Everyone is talking about gas prices these days, so I thought I'd explain what I know about the petroleum industry since I work in the petroleum industry. (Before you start sending me hate mail, my company sells accounting software to oil jobbers and I train those jobbers. Don't blame me for the price of gas! I'm as far removed from the executives at Exxon as a Dell tech support person is from Bill Gates.)
Crude Oil and the World Market
Petroleum companies in the U.S. have announced record profits. They claim that this is not from gouging customers but from petroleum sales on the open oil market. I tend to believe them. There is a profit to be made on fuel sales, to be sure, but it is nowhere near as large as people believe.
Crude oil is sold on the open market. Corporations and nations purchase crude oil on the market. The oil is refined into fuels, lubricants, and other petroleum products. This is an open market, based on supply and demand. If the nations of the world use a lot of fuel and there is a limit to how much oil is available, the oil producers can ask more money for it. Oil prices are also dependent on what's happening in the world geopolitically. If a war is in the offing, more fuel will be needed. If things are relatively stable and the supply of oil is not likely to be disrupted, there is less reason for companies and nations to stockpile. Also, if the world economy is about to take an economic downturn, less fuel will be used, so the price will drop.
We think of the Middle East as the big oil producers. There are about 68 countries that produce crude oil, but only 10 of those are in the Persian Gulf. Persian Gulf oil is of a high grade and they produce more per nation than anywhere else in the world (so far) but the production of crude from all other sources is greater. The Organization of Petroleum Exporting Countries (OPEC) is heavily influenced by Persian Gulf states (though it also includes Algeria, Indonesia and Venezuela). We hear a lot of rhetoric about OPEC controlling the price of crude, but actually they have little say right now. OPEC likes to have the minimum and maximum costs in a certain range, to dissuade conservation efforts and to make certain competitive oils (like oil extracted from Canada's tar sands) economically unviable. They don't have as much influence right now as they used to, because OPEC nations let their excess capacity slip in the '90s when prices were low, and are now trying to play catch-up. Yeah, they are making money hand over fist, but they fear gasoline prices will accelerate the use of alternative energy sources.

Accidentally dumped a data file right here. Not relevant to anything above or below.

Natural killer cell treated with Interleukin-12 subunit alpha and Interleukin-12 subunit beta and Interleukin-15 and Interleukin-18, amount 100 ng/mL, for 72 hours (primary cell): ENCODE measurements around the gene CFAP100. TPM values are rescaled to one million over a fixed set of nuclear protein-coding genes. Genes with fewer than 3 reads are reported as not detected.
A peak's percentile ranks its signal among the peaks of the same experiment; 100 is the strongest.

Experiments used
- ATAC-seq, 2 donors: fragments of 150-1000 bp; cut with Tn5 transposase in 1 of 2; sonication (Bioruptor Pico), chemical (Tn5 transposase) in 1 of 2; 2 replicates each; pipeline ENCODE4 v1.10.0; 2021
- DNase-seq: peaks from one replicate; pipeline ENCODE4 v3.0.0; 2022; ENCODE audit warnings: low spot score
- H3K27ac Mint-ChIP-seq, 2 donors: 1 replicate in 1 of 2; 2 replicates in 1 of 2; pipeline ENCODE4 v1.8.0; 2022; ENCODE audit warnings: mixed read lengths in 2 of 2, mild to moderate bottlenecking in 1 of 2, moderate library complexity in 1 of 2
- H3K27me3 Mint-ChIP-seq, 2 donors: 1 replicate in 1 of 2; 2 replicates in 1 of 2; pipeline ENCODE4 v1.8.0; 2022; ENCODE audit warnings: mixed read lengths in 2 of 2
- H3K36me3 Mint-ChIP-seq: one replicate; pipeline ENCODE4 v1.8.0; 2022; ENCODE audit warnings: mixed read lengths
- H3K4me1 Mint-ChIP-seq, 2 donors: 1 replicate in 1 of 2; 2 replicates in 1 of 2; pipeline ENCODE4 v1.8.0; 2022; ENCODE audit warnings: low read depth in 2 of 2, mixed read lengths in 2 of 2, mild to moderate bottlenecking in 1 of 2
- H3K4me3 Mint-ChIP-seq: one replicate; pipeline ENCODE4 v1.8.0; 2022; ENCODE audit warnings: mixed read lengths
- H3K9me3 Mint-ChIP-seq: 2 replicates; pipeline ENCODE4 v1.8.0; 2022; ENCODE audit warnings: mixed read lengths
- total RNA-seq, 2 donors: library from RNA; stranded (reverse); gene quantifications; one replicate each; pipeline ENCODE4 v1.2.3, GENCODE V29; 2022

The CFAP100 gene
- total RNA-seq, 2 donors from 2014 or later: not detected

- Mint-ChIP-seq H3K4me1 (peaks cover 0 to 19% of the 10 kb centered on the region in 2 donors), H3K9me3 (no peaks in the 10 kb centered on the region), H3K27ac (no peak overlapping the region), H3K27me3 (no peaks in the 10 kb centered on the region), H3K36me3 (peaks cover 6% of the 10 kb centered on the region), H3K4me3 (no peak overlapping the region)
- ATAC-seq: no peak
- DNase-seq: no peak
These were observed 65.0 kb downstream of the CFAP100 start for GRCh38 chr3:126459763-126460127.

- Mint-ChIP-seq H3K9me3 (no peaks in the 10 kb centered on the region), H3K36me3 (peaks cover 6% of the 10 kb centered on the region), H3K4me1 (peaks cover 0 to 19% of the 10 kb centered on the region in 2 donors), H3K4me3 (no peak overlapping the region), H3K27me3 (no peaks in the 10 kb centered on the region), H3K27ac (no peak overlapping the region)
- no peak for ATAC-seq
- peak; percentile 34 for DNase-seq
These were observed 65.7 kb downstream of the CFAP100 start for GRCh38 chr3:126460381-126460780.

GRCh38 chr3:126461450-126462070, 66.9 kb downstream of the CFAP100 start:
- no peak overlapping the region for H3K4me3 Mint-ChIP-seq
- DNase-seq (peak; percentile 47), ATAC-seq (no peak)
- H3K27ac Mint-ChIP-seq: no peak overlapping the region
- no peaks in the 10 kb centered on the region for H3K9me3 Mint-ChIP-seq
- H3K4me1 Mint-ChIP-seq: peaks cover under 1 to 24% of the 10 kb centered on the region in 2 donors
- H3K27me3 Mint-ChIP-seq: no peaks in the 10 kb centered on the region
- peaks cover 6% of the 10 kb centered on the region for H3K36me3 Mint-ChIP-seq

So, when Exxon said it made most of its profit based on the price of crude oil and market demands, they are probably stating the truth.
These corporations have to purchase oil for refining. The exploration and extraction business isn't just going to give the oil to the same company's refineries for free when they could sell it to other companies for refining at $70+ a barrel. Even though they are raking in huge profits from selling oil to refineries, they aren't cutting their own refineries any slack, nor are they passing on their oil sale profits to the consumer via lower fuel prices.
For an interesting article on international oil pricing, see this Wikipedia article.
Crude oil is converted into fuels in refineries through a distillation method. They heat crude oil until it boils into a vapor, and then they push it into the bottom of a "fractioning column". This is a tall column with cool plates. Oil is a hydrocarbon, meaning its molecules are made of chains of hydrogen and carbon molecules. As the petroleum vapor rises, the longer chains are heavier and cool on the lower plates. The lighter "petroleum distillates" (like gasoline) cool on the upper plates. It's possible to take a heavier distillate, like diesel oil, and run it through the process additional times to get gasoline out of it. This is why we sometimes see gasoline prices drop after a particularly warm winter. Refineries will process home heating oil into gasoline (which is easier to sell), thus creating a spike in supply.
Once the petroleum products are refined, they are put in large containers. In North America fuels like gasoline, diesel, and kerosene are taken from these containers and shipped off to terminals. (These are not to be confused with the big terminals at refineries where crude oil is offloaded from supertankers.) Fuel terminals receive their fuel usually through a pipeline but sometimes through other methods. On the Mississippi River, for instance, huge barges deliver fuel to terminals.
The terminal is where the fuel is picked up by tanker trucks. The terminals are often owned by the oil companies, but there are also independent dealers. I believe that there are terminals that are independently owned and operated, though they are affiliated with a particular brand. Several different companies might have terminals in the same place because it makes sense to share the pipeline infrastructure. Some terminals even sell different brands of fuel.